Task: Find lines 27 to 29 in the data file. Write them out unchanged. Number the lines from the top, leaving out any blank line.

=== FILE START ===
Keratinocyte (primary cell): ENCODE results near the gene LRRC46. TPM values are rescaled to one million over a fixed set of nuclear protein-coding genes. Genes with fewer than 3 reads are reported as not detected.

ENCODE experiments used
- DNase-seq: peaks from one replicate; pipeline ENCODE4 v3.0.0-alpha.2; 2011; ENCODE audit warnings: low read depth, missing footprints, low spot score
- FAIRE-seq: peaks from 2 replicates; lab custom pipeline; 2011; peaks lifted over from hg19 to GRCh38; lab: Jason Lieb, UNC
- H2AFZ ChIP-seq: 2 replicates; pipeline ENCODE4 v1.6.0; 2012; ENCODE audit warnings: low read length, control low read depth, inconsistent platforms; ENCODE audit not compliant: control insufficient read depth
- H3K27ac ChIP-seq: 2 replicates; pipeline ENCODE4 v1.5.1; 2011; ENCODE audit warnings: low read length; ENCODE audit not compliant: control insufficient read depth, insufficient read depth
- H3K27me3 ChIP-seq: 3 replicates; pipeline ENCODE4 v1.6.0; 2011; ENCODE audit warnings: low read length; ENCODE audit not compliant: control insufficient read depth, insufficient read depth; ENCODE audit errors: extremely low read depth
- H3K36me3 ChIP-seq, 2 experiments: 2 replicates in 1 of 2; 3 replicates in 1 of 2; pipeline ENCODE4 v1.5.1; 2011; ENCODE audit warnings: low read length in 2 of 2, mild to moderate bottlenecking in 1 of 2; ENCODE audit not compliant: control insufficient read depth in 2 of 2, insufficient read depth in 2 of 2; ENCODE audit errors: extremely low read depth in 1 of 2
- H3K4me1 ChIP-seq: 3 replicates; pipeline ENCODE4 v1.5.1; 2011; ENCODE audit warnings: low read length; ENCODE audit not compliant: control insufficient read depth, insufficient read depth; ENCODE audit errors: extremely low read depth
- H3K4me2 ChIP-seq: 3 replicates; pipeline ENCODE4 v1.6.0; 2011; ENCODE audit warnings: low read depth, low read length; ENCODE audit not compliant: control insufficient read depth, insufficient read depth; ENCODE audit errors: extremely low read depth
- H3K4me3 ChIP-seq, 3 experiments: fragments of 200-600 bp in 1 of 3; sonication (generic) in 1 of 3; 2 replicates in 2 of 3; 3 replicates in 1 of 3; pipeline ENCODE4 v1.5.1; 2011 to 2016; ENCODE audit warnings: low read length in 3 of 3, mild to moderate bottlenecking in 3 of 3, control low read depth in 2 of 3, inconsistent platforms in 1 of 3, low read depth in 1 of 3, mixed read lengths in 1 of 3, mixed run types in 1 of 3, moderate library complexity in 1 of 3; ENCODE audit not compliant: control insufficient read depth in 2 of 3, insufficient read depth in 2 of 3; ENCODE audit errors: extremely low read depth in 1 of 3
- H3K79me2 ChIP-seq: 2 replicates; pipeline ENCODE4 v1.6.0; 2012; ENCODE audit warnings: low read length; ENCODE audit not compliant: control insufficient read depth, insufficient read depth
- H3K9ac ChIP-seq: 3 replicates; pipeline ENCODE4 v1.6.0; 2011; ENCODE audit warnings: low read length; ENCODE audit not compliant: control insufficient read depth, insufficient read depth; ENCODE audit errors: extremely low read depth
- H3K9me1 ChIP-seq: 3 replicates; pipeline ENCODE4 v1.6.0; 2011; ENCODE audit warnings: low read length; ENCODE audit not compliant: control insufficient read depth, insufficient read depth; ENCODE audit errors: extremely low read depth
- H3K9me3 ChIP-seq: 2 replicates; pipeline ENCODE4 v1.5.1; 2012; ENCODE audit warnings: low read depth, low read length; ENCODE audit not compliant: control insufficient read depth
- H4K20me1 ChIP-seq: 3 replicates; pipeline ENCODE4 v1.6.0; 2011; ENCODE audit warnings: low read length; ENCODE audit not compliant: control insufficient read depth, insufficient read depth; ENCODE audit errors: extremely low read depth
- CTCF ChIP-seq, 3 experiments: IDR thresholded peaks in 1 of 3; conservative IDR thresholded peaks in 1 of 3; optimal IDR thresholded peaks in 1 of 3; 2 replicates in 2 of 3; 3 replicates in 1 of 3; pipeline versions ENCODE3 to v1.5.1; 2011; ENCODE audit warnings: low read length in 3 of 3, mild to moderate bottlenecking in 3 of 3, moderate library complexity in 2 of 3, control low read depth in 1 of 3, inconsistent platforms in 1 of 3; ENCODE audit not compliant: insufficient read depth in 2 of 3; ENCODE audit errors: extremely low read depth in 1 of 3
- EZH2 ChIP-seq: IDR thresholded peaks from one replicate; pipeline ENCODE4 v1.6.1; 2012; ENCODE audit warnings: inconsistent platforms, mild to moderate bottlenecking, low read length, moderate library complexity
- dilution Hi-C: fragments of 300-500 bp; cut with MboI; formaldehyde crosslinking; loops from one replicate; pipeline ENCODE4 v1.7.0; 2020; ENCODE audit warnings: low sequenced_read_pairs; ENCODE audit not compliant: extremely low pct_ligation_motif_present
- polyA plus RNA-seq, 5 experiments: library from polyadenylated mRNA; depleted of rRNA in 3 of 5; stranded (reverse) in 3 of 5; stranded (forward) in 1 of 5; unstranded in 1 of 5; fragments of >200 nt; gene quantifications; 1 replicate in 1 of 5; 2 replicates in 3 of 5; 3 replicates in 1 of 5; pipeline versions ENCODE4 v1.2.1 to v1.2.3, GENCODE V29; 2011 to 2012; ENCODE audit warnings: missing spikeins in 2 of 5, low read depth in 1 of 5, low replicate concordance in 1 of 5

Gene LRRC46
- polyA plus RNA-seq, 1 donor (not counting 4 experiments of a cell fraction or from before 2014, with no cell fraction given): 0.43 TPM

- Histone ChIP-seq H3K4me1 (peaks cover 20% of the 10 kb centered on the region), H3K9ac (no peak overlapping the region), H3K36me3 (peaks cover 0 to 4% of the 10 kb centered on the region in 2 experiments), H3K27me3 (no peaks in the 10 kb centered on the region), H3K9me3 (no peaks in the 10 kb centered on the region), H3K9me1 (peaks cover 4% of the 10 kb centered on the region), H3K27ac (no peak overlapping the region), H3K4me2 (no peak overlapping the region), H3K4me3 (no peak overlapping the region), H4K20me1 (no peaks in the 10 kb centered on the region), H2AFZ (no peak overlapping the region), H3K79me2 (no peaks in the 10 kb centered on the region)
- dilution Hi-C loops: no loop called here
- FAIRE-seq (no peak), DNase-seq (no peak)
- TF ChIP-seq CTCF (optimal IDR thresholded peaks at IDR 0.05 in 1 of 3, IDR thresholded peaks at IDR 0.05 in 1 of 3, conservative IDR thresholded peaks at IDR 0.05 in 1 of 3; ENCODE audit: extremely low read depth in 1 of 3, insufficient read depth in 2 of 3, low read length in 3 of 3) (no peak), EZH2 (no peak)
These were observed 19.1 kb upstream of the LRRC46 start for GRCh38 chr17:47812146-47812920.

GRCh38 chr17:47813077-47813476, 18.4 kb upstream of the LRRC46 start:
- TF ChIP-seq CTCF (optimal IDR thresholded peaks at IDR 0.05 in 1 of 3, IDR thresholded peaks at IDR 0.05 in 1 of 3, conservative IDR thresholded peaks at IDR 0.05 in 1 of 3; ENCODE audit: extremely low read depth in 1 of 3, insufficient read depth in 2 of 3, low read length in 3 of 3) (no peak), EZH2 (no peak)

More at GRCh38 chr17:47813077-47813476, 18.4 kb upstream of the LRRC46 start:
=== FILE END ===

These were observed 19.1 kb upstream of the LRRC46 start for GRCh38 chr17:47812146-47812920.

GRCh38 chr17:47813077-47813476, 18.4 kb upstream of the LRRC46 start:
- TF ChIP-seq CTCF (optimal IDR thresholded peaks at IDR 0.05 in 1 of 3, IDR thresholded peaks at IDR 0.05 in 1 of 3, conservative IDR thresholded peaks at IDR 0.05 in 1 of 3; ENCODE audit: extremely low read depth in 1 of 3, insufficient read depth in 2 of 3, low read length in 3 of 3) (no peak), EZH2 (no peak)